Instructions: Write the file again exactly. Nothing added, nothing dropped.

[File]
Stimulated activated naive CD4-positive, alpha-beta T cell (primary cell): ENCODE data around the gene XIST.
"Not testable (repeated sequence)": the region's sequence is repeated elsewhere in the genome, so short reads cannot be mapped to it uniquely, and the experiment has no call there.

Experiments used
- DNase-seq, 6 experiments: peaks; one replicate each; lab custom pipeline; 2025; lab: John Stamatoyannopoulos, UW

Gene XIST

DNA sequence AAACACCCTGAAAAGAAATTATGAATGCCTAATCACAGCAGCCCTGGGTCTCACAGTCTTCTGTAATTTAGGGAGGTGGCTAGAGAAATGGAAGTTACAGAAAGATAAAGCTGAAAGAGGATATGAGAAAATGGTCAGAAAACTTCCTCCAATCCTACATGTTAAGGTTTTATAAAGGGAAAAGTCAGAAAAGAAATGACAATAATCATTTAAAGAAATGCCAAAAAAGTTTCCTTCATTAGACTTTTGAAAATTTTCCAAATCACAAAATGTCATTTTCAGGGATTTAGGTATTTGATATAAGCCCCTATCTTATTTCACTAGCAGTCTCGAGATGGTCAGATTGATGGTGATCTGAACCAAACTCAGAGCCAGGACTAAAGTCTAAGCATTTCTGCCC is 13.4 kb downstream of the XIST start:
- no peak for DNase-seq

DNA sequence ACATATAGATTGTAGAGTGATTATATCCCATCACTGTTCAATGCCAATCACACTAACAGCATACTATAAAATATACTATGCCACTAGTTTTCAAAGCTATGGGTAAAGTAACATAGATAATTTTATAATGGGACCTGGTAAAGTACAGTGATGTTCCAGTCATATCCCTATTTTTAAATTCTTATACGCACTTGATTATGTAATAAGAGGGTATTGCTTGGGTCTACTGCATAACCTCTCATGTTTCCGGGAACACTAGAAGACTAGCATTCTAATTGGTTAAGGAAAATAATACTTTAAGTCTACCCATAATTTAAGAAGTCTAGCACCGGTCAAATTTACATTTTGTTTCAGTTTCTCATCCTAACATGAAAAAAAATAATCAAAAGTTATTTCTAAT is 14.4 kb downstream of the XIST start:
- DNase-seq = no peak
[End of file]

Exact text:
Stimulated activated naive CD4-positive, alpha-beta T cell (primary cell): ENCODE data around the gene XIST.
"Not testable (repeated sequence)": the region's sequence is repeated elsewhere in the genome, so short reads cannot be mapped to it uniquely, and the experiment has no call there.

Experiments used
- DNase-seq, 6 experiments: peaks; one replicate each; lab custom pipeline; 2025; lab: John Stamatoyannopoulos, UW

Gene XIST

DNA sequence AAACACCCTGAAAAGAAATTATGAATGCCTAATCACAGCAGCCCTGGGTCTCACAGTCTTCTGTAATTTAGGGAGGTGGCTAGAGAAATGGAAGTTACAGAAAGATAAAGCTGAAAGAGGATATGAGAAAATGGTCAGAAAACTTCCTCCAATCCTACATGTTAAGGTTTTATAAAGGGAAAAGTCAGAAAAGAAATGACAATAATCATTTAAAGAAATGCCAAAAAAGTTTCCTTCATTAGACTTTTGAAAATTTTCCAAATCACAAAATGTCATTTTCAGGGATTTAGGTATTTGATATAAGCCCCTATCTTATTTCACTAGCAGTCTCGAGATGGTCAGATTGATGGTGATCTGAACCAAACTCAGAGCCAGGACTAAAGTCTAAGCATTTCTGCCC is 13.4 kb downstream of the XIST start:
- no peak for DNase-seq

DNA sequence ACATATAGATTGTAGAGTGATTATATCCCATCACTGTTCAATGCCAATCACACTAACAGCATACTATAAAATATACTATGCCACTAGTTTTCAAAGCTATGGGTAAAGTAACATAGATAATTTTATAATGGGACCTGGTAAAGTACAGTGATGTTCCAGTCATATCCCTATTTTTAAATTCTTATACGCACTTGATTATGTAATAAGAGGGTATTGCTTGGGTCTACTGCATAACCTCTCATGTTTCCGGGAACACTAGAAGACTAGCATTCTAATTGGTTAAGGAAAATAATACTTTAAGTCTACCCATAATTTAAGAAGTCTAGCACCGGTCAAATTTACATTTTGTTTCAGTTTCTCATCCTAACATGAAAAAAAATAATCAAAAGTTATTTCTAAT is 14.4 kb downstream of the XIST start:
- DNase-seq = no peak